I agree on mounting the engine without the cabin cover attached, I don't think it's smart to do unless the weight is supported right under the firewall. I can see how it would distort re-attaching the front support
Bill
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  #6  
Old 03-21-2011, 09:21 AM
Wayne Gillispie Wayne Gillispie is offline
 
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Location: USA
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Default Right door drilled for pins then reamed to 7/16"

Drill bits work but they will give you a triangular shaped hole that may get loose sooner. I just happen to have the right size reamer, but would have used drill bits stepping up 1/16" at a time if I didn't have reamer. Also before drilling clamp on each side of proposed hole so that you won't pull fiberglass/aluminum into the gap as much. If your cabin top is going to come off it doesn't matter much. I did not clamp first hole thinking that screws on either side were enough- nope. Did better on second one.

If your door is a little forward too far at the bottom, try using layers of 1" x 2" masking tape at the curvature of the opposite end of door/cabin mating surface. It will actually pull the door back in place then you know where to fill later. Much quicker to test fit this way. Of course it can throw it out of whack somewhere else.

Boy these doors really are fun aren't they? Now I know what all you guys were talking about. Come on engine mount and landing gear...hopefully a little shorter section.
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  #7  
Old 03-21-2011, 10:49 AM
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Mike S Mike S is offline
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While you are at it, be sure to check for proper hinge alignment/position.

The parts have a definite location for each one. Front and rear hinges are different.

http://www.vansairforce.com/communit...hlight=gottcha
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Old 03-21-2011, 11:24 AM
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Phil Phil is offline
 
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A little bit of feedback on this thread for others.

I'm in the middle of installing Sean's kit on my doors. So far it's been fairly straight forward. The biggest frustration so far has been the fiberglass blocks that support the inner and outer door halves where the cam is located.

When the door halves are initially glued together, there is a bunch of epoxy/cab-o-sil mix that squeezes out into the interior cavity. I removed as much as I could with a file, but there is only so much you can access. This epoxy creates some interference with positioning the blocks low enough in the door so they don't interfere with the door pins. I ended up putting a radius on the blocks so they cleared the cured epoxy and then tried to snug them into the lower edge of the door with a flox/epoxy mixture. It was a mixed bag of results at best.

On my next door I'm going to skip the blocks completely. Instead I will mix a sticky batch of flox/epoxy in a cup. Then I'll scoop it up with my finger (nitrile glove of course) and shove it into the door cavity along both sides cam opening. I'll let the mixture cure in lieu of the blocks for the reinforcement. It's easy to control, fills all of the openings completely, and is easy to press out of the way so the door pins have plenty of room to operate.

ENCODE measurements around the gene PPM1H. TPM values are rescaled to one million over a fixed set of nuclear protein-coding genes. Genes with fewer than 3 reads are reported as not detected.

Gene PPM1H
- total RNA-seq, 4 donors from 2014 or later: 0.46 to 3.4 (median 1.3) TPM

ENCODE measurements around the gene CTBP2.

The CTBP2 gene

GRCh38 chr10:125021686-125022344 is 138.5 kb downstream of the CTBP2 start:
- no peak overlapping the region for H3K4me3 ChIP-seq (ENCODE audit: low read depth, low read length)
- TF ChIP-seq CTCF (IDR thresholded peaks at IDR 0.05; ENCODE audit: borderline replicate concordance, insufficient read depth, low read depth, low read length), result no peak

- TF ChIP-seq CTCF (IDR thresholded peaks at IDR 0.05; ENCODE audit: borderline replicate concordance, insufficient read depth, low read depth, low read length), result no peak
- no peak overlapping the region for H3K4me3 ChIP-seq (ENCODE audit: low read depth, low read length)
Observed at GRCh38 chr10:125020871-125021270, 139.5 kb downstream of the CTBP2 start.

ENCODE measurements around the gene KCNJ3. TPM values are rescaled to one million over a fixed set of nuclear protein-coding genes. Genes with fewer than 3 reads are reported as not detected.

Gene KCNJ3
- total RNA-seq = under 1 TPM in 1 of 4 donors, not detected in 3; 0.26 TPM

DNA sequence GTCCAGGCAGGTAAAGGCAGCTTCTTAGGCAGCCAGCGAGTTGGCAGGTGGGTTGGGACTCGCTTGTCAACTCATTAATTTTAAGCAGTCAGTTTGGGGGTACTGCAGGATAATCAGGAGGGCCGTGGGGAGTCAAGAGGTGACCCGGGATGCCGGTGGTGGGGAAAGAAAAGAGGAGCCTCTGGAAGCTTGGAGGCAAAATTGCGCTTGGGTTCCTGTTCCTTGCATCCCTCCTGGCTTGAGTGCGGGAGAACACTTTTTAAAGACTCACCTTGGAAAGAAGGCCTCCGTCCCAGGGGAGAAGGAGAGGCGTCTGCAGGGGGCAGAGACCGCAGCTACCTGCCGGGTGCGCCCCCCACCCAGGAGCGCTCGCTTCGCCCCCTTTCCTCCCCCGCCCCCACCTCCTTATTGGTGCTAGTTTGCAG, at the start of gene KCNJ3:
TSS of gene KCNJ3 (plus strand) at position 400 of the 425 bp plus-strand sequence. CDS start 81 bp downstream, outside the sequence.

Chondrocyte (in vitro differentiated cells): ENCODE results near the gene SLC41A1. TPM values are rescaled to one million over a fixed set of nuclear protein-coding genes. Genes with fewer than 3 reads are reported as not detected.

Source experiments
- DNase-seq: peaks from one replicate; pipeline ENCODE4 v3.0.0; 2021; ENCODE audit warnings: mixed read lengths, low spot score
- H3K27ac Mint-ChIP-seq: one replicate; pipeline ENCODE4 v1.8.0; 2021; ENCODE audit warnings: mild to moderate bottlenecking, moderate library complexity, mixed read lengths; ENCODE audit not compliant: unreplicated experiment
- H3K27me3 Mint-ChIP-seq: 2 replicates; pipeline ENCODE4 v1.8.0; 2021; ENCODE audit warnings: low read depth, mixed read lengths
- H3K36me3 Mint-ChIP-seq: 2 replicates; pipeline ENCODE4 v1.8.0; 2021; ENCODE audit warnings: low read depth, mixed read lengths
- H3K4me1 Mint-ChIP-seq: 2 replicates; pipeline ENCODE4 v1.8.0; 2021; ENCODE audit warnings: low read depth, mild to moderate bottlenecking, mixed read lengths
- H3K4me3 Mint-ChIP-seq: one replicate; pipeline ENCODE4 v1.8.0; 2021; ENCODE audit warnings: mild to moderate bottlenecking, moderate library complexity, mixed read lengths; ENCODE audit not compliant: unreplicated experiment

I'm hoping the blocks in my current door are not too high. We'll see in the the next few weeks.

Last edited by Phil : 03-21-2011 at 03:14 PM.
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  #9  
Old 03-21-2011, 03:00 PM
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Bill.Peyton Bill.Peyton is offline
 
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I just finished prepping my left door for assembly. I pre-installed Sean's kit by drilling the hole and epoxying the two blocks to the inside surface. I am not going to cut the slot nor the access hole for the rack mechanism, I am going to go ahead and attach it and then assemble the doors for good. The first door I installed the kit on I had the same issue as you were with the flox getting in the way of the blocks. I will post some photos tonight after the epoxy cures and prior to assembly. I also pre-drilled the Vans latch assembly holes in the skins and am going to use the #12 holes to cleco the attachment together for more strength when I assemble to the door halves.
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  #10  
Old 03-21-2011, 03:08 PM
Wayne Gillispie Wayne Gillispie is offline
 
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Location: USA
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Default Holes drilled/delrin blocks installed on cabin cover

Mike- thanks for the heads up a few weeks back and today...I marked them once installed correctly and only removed one set at a time before final install to apply self etch primer to hinges. Also sanded cabin cover pockets with 80 grit then applied high build primer for some protection from water. I will fill around hinges with proseal once finished with this section and fiberglassing everything. I want to be able to remove hinges if I need to replace a worn AN bolt down the road.

Phil- Yep, I ran into the same problem on one 7/16" pin hitting a blob of epoxy/fiber/cabosil. A bear to sand down back in there. I used a rat tail file and a pair of needle nose pliers. If the blocks come in a slightly smaller size that would probably be better or just do as you said and no worries. The blocks definitely stiffened that area back up. I was a little worried once cut because there was alot of flex. Once the gearbox is back in it is really stiff now.

One thing to mention to any "new, very patient door builders" besides having plenty of nitrile gloves and respirator is to not over do it on the 3D fiberglass/resin application to the elbow pockets if you are going with Sean's kit. If you get too much resin (like one of mine) it will run down into area where the delrin gearbox goes. Even with the chamfer on that corner mine still hit. Another bear to get to. Dremel with 1/2" sander on the extension cable did the trick.

Also another tip: grind away a flat surface on bottom side of cabin cover door hinge pockets just beneath some of the washer/nuts otherwise they will not stay torqued when tightened on that angle.